Insulation or Extinction? Minsk in the 22nd Century
The energy politics of post- Soviet Europe is dominated by Russia. As Russia pushes its hydrocarbon economy upon its neighbors, there is usually little desire or little power to resist. Thus, in Minsk, the capital of Belarus, nobody is taking global warming too seriously, as to do so might affect economic success of the country they most depend upon. In any case the winters of Belarus continue to be frigid cold, and a few degrees’ rise in global temperature— Belarusians are likely to believe— will not put a halt to that.
Therefore the current government of Belarus, led by the autocrat Alexander Lukashenko, follows the Russian disdain for the Kyoto Protocol. For seventy years, the Belorussian people were forced to be a part of the Soviet empire and since becoming independent in the 1990s, they have often been pressured to discuss with Russian authorities about a possible reunion with Russia.
By the late twenty-first century, the pressure will have become too much. The need for Minsk to rid itself of crippling financial debt, and to secure cheap Russian gas, will probably have brought Belarus back into the Russian Federation. A strong desire for independence is likely to linger on, however, and in 2121, it will be manifest in a strange architectural form.
Minsk in the 22nd Century
To rely less upon Russian gas for heating their homes and offices, nationalist Belarusians will cover their buildings with a furry insulation material that mimics the local variety of brown bear.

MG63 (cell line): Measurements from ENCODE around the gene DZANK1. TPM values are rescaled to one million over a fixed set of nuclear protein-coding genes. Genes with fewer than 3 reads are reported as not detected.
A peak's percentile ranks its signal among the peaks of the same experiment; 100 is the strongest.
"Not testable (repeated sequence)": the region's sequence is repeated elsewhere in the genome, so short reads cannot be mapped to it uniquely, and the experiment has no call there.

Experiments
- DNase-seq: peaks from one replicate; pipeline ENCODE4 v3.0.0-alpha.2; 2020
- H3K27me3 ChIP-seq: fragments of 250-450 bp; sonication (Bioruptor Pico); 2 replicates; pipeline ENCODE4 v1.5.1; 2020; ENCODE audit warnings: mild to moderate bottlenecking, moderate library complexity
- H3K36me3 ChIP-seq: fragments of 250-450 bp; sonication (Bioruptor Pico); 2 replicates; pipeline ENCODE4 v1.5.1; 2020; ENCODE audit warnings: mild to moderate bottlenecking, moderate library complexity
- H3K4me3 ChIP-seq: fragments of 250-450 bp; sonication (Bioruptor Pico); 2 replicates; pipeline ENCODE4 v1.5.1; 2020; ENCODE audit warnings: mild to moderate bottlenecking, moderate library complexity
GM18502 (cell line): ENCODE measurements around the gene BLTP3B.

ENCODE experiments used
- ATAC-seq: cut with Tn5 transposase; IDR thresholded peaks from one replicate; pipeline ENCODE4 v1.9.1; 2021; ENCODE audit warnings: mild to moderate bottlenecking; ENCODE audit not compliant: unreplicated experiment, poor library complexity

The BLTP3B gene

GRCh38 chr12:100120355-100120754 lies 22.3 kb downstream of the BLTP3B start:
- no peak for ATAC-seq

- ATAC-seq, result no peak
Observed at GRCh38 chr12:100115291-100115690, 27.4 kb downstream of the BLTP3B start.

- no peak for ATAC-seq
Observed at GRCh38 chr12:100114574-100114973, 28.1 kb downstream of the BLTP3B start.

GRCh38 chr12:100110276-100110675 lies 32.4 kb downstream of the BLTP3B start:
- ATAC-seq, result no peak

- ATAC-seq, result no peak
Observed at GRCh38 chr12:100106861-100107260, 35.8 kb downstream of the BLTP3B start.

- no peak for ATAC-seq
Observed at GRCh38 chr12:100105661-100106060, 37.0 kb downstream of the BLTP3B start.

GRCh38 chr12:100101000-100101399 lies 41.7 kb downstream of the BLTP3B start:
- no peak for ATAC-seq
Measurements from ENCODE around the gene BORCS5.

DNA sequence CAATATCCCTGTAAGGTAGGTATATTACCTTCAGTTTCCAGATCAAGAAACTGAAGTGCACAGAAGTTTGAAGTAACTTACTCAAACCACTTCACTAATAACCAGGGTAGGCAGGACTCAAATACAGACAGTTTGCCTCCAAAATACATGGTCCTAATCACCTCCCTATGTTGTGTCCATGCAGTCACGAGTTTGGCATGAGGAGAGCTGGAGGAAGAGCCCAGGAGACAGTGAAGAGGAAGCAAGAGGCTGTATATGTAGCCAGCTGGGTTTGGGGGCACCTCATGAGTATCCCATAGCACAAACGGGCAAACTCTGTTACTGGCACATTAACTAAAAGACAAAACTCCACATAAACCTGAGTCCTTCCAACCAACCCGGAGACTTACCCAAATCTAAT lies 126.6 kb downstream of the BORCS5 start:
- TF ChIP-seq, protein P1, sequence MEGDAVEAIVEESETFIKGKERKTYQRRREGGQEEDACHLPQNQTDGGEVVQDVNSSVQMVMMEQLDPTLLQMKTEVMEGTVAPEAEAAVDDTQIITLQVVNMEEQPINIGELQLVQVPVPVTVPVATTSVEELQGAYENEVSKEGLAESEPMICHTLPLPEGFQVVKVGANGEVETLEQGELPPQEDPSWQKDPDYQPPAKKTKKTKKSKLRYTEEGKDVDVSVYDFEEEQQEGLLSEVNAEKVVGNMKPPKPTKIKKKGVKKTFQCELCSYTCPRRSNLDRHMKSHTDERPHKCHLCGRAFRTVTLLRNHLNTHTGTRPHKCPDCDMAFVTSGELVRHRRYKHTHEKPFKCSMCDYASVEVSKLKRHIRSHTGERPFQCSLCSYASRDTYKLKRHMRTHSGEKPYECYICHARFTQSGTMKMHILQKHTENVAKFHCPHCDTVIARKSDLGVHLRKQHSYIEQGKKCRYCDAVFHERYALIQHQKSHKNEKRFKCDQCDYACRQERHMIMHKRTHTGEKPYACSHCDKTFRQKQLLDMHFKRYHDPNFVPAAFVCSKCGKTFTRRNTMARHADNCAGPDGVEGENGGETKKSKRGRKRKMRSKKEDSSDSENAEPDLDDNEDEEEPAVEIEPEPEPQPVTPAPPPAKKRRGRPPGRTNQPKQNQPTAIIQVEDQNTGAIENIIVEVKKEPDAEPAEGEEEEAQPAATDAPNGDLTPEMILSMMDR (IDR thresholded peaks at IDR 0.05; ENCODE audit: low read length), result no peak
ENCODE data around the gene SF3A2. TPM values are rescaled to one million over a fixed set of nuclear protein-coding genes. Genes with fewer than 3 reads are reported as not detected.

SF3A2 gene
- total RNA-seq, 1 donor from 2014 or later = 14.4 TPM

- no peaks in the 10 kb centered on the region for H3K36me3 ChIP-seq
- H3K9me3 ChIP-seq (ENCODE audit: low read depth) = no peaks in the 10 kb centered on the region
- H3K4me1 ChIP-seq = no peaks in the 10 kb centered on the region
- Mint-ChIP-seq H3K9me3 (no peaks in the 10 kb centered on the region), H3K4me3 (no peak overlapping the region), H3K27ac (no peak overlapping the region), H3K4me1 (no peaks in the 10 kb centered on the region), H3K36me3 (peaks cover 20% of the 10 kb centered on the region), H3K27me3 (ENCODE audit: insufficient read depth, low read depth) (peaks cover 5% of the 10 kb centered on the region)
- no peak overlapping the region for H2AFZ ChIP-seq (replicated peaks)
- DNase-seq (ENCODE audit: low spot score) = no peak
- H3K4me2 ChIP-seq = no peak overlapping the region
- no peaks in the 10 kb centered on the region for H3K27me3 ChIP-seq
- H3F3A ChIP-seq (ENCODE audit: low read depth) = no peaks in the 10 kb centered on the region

Belarusians nowadays resort to exhibiting lit candles in their windowsills if they choose to demonstrate against their strong- armed government (this is a popular practice when citizens want to publicly protest against Lukashenko’s ongoing imprisonment of political opponents). It is an ambiguous action, to be sure. A lit candle in the window could signify a plethora of meanings, usually spiritual rather than political, but this protest leaves them less likely to attract negative attention from the secret police.
At the moment most Belarusians are more worried about surviving the winters and various financial crises than about bringing democracy to their land, but when Russia subsumes their country into a greater federation once again in the late twenty- first century, the “Bear Fur roof movement” will grow to become a tangible, if at first ambiguous, sign of resistance to Russian control.
Soon, anyone with a complaint against Russian authority across Eastern Europe and Eurasia will insulate their roofs in this way, as an act of defiance against Russian gas-powered hegemony. At the same time, they will strike a blow against greenhouse gases. One day, around 2121, Utopia will dawn upon Minsk when greater Russia disintegrates once more, allowing Belarus to become independent again.